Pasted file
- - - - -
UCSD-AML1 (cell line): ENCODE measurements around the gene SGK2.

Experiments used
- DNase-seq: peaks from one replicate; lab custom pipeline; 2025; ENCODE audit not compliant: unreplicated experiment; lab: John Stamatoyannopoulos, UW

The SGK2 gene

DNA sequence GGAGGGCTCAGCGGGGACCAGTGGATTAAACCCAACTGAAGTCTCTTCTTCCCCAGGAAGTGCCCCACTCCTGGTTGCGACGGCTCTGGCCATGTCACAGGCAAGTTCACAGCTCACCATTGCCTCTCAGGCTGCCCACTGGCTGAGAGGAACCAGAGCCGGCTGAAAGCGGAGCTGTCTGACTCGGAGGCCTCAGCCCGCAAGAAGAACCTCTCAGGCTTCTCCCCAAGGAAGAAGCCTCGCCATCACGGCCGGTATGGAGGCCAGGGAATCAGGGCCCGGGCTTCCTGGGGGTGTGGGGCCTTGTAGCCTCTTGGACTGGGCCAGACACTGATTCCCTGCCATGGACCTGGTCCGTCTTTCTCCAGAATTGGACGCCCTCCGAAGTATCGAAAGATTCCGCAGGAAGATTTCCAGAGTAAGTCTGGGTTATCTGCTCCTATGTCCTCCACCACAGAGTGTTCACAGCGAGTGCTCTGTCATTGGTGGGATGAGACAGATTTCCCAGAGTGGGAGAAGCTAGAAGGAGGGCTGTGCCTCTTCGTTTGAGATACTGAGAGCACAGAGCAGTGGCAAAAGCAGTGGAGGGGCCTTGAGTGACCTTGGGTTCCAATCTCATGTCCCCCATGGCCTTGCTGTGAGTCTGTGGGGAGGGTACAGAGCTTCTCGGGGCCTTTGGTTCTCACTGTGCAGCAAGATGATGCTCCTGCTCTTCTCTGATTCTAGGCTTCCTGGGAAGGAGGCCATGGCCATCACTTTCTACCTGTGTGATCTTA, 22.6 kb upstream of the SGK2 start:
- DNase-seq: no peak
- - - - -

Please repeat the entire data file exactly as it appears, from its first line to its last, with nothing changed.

UCSD-AML1 (cell line): ENCODE measurements around the gene SGK2.

Experiments used
- DNase-seq: peaks from one replicate; lab custom pipeline; 2025; ENCODE audit not compliant: unreplicated experiment; lab: John Stamatoyannopoulos, UW

The SGK2 gene

DNA sequence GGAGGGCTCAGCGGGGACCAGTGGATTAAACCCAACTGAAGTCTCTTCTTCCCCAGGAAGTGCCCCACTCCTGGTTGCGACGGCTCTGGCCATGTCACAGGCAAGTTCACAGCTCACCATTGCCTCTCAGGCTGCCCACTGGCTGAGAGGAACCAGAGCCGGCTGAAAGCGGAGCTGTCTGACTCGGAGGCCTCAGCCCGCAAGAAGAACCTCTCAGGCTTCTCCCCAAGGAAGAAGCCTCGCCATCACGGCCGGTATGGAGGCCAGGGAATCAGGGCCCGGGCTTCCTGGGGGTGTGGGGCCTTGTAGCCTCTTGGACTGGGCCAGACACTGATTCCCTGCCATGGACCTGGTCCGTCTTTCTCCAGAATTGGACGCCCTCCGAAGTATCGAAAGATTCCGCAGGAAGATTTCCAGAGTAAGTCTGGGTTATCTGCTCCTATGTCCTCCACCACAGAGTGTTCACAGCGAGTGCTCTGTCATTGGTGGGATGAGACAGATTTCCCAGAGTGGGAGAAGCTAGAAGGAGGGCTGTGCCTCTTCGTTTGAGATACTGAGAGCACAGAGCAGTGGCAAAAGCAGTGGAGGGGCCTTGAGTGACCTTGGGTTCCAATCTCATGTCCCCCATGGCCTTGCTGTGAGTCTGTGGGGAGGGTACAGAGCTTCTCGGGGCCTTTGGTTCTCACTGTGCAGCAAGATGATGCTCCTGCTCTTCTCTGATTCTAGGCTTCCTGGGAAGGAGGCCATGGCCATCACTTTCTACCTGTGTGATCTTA, 22.6 kb upstream of the SGK2 start:
- DNase-seq: no peak